• You can begin growing lettuce in the early spring when the soil temperature reaches a minimum of 35°F
  • Although the optimal temperature for germinating the lettuce seed is 75°F (which you can achieve by starting your seeds indoors), the seeds will still germinate in colder temperatures; it will just take a little longer for germination to occur
  • When growing lettuce in the early spring it can tolerate light frost but if a hard frost is predicted (below 26°F), cover plants with a row cover to prevent freezing
  • When temperatures reach over 80°F, the heat will cause lettuce seeds to become temporarily dormant and germination will not occur
  • To have a steady supply of lettuce available throughout the season, plant seeds every ten days to two weeks
  • You can continue planting and growing lettuce until heavy frosts begin in the fall, though if you have a cold frame, you can stretch your lettuce season a little further, depending on your climate

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  • In the spring, lettuce does best in full sun, but once the summer heat hits, it performs better if it is in partial shade
  • When planting consecutively, begin planting your seeds in partial shade starting late spring
  • Giving the plant some relief from the hot sun will slow the “bolting” process (when a plant begins to flower and produce seed); bolting also causes the lettuce leaves to become bitter
  • To slow down the bolting process, once it starts go grow upward, break off the top center of the plant before it goes to seed

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  • Lettuce has a short, dense root system. Because the roots don’t go down very deep, it is important that you plant it in humus-rich (dark organic matter such as compost or aged manure), well-drained soil
  • Test the pH level in your soil; lettuce requires a pH between 6.0 – 6.8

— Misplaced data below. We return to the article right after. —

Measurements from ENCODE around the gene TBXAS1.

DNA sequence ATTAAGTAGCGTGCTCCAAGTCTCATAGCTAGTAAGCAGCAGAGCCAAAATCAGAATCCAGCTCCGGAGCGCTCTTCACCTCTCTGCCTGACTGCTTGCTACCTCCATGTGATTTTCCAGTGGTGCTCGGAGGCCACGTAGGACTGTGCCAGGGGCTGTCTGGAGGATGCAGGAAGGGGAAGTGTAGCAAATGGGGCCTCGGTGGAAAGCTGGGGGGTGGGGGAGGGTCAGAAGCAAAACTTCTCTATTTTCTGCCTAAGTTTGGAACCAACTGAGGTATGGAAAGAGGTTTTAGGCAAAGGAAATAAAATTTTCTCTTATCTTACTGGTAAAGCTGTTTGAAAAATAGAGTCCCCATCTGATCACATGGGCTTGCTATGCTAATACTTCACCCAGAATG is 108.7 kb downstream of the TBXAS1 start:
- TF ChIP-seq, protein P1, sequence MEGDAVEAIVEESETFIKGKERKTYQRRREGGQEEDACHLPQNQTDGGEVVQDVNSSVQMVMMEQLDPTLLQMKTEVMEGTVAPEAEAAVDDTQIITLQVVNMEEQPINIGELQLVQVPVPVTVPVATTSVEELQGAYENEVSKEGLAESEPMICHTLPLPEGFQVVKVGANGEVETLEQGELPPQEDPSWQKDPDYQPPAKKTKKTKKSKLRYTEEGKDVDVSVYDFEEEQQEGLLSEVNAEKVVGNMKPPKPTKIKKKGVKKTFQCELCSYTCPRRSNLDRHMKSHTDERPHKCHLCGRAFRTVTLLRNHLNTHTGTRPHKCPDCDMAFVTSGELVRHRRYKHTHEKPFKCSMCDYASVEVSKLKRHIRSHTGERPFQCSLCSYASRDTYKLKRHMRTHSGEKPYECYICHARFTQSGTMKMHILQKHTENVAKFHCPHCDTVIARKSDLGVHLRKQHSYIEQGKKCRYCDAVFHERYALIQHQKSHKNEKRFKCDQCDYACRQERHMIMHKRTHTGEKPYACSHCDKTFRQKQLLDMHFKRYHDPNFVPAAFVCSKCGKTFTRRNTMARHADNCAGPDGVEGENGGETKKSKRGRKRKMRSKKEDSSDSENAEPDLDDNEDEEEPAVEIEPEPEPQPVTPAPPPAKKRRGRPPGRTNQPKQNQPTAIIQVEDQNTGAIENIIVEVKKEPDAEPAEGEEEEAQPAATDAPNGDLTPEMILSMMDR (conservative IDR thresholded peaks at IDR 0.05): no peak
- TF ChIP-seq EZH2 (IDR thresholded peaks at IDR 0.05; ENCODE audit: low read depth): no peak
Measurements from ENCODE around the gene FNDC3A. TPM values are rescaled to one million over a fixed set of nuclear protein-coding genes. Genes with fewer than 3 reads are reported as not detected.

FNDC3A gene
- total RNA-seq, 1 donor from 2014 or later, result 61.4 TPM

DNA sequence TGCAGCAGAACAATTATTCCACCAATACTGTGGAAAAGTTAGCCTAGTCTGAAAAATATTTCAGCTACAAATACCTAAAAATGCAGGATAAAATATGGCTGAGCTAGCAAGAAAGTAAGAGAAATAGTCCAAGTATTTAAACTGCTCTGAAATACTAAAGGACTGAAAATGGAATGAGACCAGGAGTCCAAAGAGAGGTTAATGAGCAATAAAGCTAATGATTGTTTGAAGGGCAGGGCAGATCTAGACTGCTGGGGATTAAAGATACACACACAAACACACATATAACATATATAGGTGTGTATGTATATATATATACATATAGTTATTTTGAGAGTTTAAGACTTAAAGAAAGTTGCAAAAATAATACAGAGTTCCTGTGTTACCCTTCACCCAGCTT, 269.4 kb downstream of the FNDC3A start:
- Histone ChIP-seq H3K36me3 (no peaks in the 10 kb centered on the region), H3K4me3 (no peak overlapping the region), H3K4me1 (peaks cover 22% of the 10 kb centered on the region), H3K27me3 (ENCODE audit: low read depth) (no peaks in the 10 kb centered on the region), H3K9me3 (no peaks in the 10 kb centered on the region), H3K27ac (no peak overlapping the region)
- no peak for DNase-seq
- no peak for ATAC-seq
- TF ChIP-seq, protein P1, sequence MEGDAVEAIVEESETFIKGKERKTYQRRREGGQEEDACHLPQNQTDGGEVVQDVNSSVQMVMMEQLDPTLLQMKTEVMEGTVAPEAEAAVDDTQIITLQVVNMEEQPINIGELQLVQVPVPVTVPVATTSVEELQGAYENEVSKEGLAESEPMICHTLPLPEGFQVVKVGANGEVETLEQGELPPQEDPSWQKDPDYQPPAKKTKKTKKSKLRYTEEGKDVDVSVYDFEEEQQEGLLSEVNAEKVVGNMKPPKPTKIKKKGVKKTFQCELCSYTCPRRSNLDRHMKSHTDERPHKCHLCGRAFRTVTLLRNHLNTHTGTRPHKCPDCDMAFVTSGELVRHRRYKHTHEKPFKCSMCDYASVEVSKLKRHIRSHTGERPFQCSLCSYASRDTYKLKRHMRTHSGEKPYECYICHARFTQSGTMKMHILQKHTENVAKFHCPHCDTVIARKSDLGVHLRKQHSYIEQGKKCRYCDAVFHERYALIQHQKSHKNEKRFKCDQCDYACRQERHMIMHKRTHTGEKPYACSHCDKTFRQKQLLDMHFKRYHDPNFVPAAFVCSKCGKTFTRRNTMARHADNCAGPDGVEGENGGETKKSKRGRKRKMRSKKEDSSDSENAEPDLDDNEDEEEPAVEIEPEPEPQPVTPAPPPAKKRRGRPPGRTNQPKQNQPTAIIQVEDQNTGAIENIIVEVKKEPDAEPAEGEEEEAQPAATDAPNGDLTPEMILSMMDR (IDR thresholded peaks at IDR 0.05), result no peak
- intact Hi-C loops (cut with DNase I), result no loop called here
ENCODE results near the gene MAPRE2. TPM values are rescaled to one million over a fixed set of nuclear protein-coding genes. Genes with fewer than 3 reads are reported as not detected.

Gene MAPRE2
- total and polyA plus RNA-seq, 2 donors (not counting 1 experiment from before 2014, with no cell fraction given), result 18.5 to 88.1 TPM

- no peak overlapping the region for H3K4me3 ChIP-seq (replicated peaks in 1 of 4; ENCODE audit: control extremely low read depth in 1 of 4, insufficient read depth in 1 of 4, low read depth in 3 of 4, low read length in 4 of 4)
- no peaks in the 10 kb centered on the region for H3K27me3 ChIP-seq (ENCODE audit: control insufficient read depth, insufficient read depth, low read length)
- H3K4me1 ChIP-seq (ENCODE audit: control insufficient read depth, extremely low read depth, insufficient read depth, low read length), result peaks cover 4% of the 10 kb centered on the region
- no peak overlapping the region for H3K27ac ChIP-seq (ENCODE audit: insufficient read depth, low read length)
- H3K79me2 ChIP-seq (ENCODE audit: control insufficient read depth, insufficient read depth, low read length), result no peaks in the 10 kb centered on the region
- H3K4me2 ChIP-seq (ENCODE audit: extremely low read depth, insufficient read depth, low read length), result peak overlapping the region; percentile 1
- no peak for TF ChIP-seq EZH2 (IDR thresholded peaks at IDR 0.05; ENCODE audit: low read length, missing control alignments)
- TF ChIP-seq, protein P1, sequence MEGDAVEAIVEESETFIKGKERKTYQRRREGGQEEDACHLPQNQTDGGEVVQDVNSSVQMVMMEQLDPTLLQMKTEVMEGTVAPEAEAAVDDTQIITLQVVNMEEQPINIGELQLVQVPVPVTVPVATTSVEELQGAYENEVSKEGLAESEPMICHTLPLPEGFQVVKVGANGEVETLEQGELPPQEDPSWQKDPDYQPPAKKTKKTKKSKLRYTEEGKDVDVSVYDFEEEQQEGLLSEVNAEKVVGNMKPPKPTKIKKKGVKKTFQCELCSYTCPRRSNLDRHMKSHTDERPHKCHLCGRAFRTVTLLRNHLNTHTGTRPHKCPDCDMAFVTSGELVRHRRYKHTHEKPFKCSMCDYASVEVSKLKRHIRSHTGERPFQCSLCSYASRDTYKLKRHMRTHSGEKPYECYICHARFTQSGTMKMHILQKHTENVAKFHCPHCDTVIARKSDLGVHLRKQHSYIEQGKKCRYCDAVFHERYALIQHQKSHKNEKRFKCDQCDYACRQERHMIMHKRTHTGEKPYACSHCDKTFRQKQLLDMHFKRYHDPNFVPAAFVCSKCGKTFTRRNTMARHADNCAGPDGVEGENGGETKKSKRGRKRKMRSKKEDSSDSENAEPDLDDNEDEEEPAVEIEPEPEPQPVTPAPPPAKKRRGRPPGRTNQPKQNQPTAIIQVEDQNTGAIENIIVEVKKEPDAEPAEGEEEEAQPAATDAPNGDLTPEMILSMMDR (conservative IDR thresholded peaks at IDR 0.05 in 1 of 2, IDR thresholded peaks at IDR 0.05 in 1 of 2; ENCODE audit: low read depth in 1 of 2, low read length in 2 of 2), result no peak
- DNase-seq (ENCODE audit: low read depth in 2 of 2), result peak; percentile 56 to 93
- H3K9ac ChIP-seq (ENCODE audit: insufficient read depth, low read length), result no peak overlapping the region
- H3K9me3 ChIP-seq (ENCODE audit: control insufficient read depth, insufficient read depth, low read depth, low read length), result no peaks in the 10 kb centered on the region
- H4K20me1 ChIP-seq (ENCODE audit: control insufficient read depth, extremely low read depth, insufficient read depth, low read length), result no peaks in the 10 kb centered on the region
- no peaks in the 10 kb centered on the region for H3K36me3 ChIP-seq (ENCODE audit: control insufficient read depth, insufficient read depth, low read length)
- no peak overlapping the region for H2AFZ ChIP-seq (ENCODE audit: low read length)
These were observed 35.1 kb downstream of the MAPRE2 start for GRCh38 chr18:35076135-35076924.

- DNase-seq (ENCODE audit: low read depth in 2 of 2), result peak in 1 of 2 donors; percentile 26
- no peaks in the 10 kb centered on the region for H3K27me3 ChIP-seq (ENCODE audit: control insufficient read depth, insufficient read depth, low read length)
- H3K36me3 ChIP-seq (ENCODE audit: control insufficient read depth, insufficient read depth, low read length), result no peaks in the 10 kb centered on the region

• Lettuce likes high levels and steady doses of nitrogen, so apply a natural quick release form of nitrogen such as blood meal or compost tea and a slower release form such as composted manure (see How to Make Compost) or alfalfa meal to keep the nitrogen supply steady throughout the growing season

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  • To keep your lettuce seeds pure, plant lettuce varieties a minimum of 12 feet apart to prevent cross-pollination

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GETTING STARTED INDOORS (and transplanting)

  • For an earlier lettuce crop, lettuce seeds can be started indoors up to 4-6 weeks before your area’s last frost date
  • With lettuce seeds, light is the most important element for germination, so keep trays in a sunlit area or under grow lights

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SOWING AND GROWING (Planting seeds directly into the garden)

  • When planting lettuce seed in your garden, you can either broadcast seed and lightly rake to cover them, or plant seeds in rows, ¼ inch deep 1″ apart
  • Lettuce seeds are very small and it is somewhat difficult to control the quantity of seeds you drop when planting. Rolling them between your index finger and thumb gives you a little better control
  • Once your lettuce has grown four leaves, thin your plants to remove excess seedlings to allow room for growth
  • Allow 12-14 inches between plants when growing head lettuce (such as Iceberg and Summer Crisp types)
  • If you are harvesting leaves for salads on a regular basis, only 4″ spacing is needed

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  • Lettuce needs a steady supply of water, but not a heavy amount
  • If the soil becomes dry, your lettuce will not only stop growing, the leaves will also become bitter-flavored